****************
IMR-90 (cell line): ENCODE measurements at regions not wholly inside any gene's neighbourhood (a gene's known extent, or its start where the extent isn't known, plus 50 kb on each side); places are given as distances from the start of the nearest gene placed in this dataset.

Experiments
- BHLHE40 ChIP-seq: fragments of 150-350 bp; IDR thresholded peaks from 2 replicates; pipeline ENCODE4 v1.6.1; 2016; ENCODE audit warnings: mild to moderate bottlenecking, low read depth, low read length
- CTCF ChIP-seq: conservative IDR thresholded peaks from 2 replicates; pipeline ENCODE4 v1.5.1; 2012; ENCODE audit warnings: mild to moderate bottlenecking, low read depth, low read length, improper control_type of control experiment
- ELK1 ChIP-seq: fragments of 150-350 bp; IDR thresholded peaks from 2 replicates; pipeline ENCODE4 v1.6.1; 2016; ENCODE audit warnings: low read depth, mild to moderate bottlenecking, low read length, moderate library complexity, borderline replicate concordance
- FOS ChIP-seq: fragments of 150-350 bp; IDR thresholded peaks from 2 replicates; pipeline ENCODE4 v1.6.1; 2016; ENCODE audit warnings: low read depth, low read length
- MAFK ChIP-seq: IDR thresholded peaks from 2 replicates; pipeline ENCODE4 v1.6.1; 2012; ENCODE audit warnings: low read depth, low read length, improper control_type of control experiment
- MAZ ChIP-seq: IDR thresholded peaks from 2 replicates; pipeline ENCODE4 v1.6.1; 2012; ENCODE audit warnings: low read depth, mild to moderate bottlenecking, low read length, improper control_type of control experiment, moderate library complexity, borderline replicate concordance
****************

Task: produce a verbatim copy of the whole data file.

IMR-90 (cell line): ENCODE measurements at regions not wholly inside any gene's neighbourhood (a gene's known extent, or its start where the extent isn't known, plus 50 kb on each side); places are given as distances from the start of the nearest gene placed in this dataset.

Experiments
- BHLHE40 ChIP-seq: fragments of 150-350 bp; IDR thresholded peaks from 2 replicates; pipeline ENCODE4 v1.6.1; 2016; ENCODE audit warnings: mild to moderate bottlenecking, low read depth, low read length
- CTCF ChIP-seq: conservative IDR thresholded peaks from 2 replicates; pipeline ENCODE4 v1.5.1; 2012; ENCODE audit warnings: mild to moderate bottlenecking, low read depth, low read length, improper control_type of control experiment
- ELK1 ChIP-seq: fragments of 150-350 bp; IDR thresholded peaks from 2 replicates; pipeline ENCODE4 v1.6.1; 2016; ENCODE audit warnings: low read depth, mild to moderate bottlenecking, low read length, moderate library complexity, borderline replicate concordance
- FOS ChIP-seq: fragments of 150-350 bp; IDR thresholded peaks from 2 replicates; pipeline ENCODE4 v1.6.1; 2016; ENCODE audit warnings: low read depth, low read length
- MAFK ChIP-seq: IDR thresholded peaks from 2 replicates; pipeline ENCODE4 v1.6.1; 2012; ENCODE audit warnings: low read depth, low read length, improper control_type of control experiment
- MAZ ChIP-seq: IDR thresholded peaks from 2 replicates; pipeline ENCODE4 v1.6.1; 2012; ENCODE audit warnings: low read depth, mild to moderate bottlenecking, low read length, improper control_type of control experiment, moderate library complexity, borderline replicate concordance